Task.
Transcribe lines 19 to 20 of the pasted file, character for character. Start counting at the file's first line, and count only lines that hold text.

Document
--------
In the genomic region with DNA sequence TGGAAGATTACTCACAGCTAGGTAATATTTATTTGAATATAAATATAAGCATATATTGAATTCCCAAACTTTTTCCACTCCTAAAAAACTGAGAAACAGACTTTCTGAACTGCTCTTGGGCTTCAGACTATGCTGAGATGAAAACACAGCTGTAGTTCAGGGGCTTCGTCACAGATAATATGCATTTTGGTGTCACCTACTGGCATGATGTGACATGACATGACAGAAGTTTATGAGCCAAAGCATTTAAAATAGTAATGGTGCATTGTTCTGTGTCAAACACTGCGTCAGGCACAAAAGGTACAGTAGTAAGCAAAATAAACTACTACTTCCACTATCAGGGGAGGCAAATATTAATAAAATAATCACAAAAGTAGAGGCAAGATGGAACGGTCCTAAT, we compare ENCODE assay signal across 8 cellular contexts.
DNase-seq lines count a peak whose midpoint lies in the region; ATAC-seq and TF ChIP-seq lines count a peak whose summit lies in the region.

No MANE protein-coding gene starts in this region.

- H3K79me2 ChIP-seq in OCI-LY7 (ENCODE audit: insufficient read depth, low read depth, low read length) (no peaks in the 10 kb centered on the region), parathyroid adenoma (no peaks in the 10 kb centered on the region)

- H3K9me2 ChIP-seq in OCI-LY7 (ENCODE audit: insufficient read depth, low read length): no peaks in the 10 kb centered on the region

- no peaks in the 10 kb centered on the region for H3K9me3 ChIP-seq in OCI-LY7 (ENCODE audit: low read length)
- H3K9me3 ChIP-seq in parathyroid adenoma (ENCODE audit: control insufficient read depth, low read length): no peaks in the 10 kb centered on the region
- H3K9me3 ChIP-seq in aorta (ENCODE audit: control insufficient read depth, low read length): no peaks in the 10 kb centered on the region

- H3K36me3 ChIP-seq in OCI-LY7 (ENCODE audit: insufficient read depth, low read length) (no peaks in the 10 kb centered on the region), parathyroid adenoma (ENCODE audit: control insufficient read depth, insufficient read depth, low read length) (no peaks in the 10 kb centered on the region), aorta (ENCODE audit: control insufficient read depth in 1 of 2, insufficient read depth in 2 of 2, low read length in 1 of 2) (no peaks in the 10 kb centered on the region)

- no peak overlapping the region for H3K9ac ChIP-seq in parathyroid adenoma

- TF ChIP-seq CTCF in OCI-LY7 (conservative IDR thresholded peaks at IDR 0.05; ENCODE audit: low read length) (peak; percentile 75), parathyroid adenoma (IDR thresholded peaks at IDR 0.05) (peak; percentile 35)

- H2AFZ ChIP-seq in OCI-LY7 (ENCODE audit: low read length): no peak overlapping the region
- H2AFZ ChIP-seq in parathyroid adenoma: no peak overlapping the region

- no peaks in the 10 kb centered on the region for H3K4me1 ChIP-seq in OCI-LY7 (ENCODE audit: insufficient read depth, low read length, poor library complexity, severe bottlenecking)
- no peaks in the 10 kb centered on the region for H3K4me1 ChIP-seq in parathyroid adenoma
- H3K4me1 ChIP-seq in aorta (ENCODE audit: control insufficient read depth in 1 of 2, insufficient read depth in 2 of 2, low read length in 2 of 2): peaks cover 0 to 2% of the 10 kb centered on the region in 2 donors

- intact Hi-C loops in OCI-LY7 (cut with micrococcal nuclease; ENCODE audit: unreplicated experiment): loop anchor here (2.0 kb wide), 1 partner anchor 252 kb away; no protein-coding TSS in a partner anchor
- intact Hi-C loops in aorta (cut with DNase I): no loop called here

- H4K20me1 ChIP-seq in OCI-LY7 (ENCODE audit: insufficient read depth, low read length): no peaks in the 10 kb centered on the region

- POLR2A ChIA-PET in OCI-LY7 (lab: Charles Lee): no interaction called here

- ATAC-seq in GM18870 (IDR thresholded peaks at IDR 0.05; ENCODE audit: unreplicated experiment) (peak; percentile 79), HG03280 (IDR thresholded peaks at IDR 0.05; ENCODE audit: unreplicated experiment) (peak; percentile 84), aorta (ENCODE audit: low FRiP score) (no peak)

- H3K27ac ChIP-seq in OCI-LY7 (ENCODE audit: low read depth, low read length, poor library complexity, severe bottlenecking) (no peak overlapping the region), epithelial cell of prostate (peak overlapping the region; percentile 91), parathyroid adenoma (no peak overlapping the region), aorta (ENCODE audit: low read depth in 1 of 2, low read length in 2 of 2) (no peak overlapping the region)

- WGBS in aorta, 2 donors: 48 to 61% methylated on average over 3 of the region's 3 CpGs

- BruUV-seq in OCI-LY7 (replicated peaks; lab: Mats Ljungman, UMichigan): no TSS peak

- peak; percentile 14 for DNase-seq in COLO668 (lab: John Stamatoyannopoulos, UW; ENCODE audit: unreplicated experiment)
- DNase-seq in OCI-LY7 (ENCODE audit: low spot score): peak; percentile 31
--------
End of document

- H4K20me1 ChIP-seq in OCI-LY7 (ENCODE audit: insufficient read depth, low read length): no peaks in the 10 kb centered on the region

- POLR2A ChIA-PET in OCI-LY7 (lab: Charles Lee): no interaction called here